The year was 1966. I was 9 years old and had just started the fourth grade at St. Mark’s grade school in Peoria. When my mom questioned me about what school supplies I needed, I asked her to buy me a mechanical pencil (refillable lead pencil). I had asked for a mechanical pencil in the past, but was told that I didn’t need one. When my mom returned from the store, she surprised me with a new mechanical pencil.
When I was growing up in the 1960’s, it was a common practice to give a young boy or girl a piggy bank as a birthday present. Parents routinely gave piggy banks to their children and then repeatedly reminded them to “put your money in your bank.” Ask any boy or girl today what a piggy bank is and the only response you’ll get will most likely be a blank stare. Of course, they would be able to give you a detailed description of Lady Gaga and tell you what an iPad is, but they wouldn’t have a clue as to what a piggy bank is.
In the movie Back To The Future Part II, the main character, Marty McFly, travels 30 years into the future with scientist, Dr. Emmett “Doc” Brown. The movie starts with Doc returning from the year 2015 to 1985 and notifying Marty (who at that time is 17 years old and in high school) that they have to go “back to the future” to help Marty’s (future) son.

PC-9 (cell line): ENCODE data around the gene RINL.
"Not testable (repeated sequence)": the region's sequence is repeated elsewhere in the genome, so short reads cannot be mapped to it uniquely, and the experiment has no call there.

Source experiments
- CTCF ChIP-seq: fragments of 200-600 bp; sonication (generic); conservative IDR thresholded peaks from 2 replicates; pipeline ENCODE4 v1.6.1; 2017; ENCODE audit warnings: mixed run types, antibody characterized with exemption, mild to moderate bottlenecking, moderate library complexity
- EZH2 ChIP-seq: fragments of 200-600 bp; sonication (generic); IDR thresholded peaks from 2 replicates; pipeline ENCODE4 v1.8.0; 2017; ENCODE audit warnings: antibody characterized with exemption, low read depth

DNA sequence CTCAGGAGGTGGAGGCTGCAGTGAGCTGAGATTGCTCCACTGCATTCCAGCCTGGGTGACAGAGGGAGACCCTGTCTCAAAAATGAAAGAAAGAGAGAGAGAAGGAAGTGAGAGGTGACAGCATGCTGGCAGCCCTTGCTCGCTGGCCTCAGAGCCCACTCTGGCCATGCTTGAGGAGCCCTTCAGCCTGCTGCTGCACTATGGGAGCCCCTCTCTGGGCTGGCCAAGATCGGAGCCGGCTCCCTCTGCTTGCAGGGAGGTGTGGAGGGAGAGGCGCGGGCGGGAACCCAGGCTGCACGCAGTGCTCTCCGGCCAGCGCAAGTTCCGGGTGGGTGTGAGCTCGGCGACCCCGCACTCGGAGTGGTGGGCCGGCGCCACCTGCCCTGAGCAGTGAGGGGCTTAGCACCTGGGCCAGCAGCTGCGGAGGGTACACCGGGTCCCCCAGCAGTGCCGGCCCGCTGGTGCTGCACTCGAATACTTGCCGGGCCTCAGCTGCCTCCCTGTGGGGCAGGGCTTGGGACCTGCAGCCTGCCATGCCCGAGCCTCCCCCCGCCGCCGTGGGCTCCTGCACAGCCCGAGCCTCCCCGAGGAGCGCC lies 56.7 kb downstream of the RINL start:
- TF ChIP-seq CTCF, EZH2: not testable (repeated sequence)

When I started my law practice, I followed the advice that was given in the book, How To Open Up Your Own Law Practice Without Missing A Meal. The book recommended that I walk into other lawyers’ offices (without an appointment) and ask the lawyers if they had an extra office that was available for rent. If there was an office available, the book instructed that I then ask if I could trade my research and writing skills for rent. The book further advised that for those lawyers who did not have an office to rent, I was to ask them: (1) if they had any research and writing work for me to do for an agreed-upon hourly rate, and (2) if they would be willing to refer clients to me that they didn’t want.